Your plate vs. MyPlate: New guide gets mixed reviews
Chart showing percent of childern in the U.S. considered "obese" according to the Body Mass Index (BMI), by year, 1971 to The Seattle Times 2011
The Agriculture Department's new healthy eating symbol: My Plate. The Agriculture Department says its new healthy eating symbol -- called "MyPlate" -- will show Americans that nutrition doesn't have to be complicated.
By James A. Fussell
McClatchy-Tribune News Service
It’s helpful. It’s unnecessary.
It’s stupid. It’s brilliant.
When it comes to the new MyPlate healthy eating guide introduced earlier this month by the U.S. Department of Agriculture, there are as many opinions as colors.
The plate, a rainbow-bright symbol meant to make healthy eating recommendations easier to understand, shows the groups of foods Americans should be eating — in the right proportions for optimal health — on a white plate.
MyPlate replaces the food pyramid, the standard in governmental nutritional advice since 1993.
A glance at the new guide shows that half your plate should consist of fruits and vegetables. Eating more fruits and vegetables will help reduce calories and increase vitamins and minerals. The rest of your plate should be a combination of mostly whole grains and a smaller amount of lean protein with a side of dairy. The divided plate also discourages super-sized portions, which can lead to weight gain.
MyPlate’s advice: “Enjoy your food, but eat less.”
Reaction to the $2 million spent on the new graphic and its promotion?
Depends on whom you ask.
“I think it’s brilliant,” said Deanna Fredericks, a Kansas City, Mo., graphics designer. “It’s clean, attractive and easy to understand. And using a plate just makes sense. Overall? Good job.”
Mitzi Dulan, a registered dietitian and co-author of “The All-Pro Diet” with former Kansas City Chief Tony Gonzalez, gives it a thumb’s up, too. In fact, she said she’s been using a similar plate with her clients for more than a decade.
“I think it’s a step in the right direction,” she said. “Visually speaking, people can kind of think of what they want their plate to look like, so I think it will help people. And it’s what we’ll be teaching our kids, so it’s a better educational tool. Whenever you can educate people better they will learn better and eventually make smarter food choices.”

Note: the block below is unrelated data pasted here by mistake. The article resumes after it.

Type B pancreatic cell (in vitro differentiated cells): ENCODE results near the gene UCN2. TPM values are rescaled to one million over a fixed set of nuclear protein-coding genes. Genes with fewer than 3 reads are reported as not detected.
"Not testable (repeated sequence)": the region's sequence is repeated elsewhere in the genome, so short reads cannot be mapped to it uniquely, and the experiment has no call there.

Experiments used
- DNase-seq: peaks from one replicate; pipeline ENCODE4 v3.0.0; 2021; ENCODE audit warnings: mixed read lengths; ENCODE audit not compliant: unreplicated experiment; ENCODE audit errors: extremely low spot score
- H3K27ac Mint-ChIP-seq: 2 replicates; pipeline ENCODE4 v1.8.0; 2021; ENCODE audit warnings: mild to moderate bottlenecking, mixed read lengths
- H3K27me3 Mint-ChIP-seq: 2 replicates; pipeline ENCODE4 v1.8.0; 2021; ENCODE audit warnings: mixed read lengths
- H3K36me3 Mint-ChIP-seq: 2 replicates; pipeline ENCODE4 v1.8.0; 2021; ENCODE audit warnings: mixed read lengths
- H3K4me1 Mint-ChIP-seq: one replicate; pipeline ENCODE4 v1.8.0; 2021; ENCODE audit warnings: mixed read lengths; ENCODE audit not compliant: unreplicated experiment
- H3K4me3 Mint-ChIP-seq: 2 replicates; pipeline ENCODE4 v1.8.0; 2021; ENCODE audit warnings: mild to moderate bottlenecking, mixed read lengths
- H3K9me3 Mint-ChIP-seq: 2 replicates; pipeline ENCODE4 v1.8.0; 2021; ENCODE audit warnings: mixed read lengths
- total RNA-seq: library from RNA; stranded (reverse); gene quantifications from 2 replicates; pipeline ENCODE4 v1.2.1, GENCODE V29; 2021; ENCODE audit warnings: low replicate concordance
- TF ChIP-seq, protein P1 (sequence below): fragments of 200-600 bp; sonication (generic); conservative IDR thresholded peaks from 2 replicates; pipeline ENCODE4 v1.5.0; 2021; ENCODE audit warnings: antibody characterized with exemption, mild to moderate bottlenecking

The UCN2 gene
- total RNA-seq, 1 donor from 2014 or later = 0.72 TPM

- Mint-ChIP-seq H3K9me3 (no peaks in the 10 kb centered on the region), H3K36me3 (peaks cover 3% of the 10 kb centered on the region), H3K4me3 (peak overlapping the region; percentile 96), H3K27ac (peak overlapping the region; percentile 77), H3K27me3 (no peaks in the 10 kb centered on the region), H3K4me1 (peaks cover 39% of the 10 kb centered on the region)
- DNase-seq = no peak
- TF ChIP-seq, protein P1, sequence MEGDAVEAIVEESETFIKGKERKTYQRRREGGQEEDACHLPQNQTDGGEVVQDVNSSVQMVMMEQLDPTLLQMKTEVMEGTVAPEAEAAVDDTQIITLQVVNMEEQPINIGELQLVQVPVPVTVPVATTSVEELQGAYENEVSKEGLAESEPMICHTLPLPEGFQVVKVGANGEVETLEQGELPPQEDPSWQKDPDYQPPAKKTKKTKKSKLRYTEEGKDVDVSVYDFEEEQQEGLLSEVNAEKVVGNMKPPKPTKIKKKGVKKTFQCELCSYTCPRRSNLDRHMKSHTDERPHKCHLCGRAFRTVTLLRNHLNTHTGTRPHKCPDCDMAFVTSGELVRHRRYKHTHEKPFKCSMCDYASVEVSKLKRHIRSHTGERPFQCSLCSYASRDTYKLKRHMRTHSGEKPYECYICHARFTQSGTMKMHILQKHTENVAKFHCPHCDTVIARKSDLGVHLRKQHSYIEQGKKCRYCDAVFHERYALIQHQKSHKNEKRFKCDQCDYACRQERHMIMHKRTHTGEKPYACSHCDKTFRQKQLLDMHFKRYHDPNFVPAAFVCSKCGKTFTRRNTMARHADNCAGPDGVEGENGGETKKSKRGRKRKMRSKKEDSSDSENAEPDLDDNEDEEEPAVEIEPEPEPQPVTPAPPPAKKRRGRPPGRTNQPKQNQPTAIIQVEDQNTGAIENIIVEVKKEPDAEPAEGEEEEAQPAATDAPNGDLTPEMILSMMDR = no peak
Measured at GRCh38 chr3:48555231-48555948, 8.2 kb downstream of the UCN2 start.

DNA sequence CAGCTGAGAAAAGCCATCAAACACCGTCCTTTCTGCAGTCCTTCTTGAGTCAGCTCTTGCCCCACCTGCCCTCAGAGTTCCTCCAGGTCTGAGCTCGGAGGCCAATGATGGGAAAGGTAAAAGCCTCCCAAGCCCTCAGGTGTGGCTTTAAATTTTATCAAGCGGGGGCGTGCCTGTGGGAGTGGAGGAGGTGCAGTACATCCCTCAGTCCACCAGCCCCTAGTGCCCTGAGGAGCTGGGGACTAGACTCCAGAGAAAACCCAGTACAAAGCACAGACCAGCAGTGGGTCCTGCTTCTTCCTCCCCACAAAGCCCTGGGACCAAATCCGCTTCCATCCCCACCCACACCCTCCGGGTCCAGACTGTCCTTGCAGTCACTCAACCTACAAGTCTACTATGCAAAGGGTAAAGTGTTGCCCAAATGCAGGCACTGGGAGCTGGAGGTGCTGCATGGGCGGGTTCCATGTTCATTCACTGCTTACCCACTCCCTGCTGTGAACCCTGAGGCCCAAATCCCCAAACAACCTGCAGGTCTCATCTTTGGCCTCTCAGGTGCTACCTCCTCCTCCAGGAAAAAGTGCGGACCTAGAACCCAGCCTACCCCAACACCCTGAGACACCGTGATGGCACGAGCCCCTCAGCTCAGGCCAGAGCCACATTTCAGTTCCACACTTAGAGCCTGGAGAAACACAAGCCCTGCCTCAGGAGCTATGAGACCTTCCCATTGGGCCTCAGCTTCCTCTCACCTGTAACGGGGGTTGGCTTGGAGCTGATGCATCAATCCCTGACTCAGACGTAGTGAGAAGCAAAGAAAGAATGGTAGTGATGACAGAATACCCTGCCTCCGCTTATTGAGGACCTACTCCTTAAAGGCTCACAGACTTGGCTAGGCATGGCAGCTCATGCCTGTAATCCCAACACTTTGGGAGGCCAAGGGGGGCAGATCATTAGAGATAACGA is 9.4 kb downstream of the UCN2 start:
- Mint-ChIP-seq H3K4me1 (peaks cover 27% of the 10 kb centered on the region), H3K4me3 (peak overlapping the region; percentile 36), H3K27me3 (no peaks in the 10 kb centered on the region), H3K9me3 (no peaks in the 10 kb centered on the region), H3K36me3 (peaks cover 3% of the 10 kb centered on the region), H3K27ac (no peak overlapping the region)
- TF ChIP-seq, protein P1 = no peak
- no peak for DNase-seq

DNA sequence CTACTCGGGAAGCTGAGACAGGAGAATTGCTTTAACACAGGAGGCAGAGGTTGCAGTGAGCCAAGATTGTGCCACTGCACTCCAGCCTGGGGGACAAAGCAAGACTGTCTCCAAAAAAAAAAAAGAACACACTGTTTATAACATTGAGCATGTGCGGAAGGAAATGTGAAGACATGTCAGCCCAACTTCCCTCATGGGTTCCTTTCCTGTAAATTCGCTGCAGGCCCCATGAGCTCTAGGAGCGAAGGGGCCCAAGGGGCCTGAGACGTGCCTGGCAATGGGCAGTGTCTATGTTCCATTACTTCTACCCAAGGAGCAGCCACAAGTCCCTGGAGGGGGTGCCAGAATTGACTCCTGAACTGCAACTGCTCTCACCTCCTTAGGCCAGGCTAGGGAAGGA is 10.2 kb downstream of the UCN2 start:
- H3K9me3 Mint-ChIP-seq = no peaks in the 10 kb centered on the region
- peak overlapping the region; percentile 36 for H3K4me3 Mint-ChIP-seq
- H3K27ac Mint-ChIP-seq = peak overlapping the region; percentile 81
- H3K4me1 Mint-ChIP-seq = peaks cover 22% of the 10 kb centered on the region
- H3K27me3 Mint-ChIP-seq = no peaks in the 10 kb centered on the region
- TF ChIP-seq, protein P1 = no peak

But John Schmidt, a Kansas City contractor, views the icon in a different light. He’s sick of “the nanny state” spending money to tell people how to eat.
“Does anybody out there not know what healthy foods are?” he said. “When I drink beer and eat barbecue, I do it because I love it, not because I think it’s health food. We don’t need this.
“Use the $2 million to help sick kids or the unemployed. Or give it to the people in Joplin who lost their homes. To spend money on something like this at this time is insanity.”
Stella Framington, a sales representative from Olathe, Kan., agreed.
“This might just be the stupidest thing I’ve ever seen,” she said. “We’re in the middle of a historic recession, there are no jobs, the government’s credit rating is just about to go in the toilet, and we’re spending $2 million designing a new plate to replace a pyramid that nobody cared about anyway? Has Washington completely lost its mind?”
Dulan doesn’t think so.
“When we’re paying an estimated $146 billion every year in nutrition-related health care costs, it is in all of our best interests to try to help others make smart food choices and help them improve their diet,” she said. “Two million is (a bargain) if we can improve the nutrition of millions of Americans.”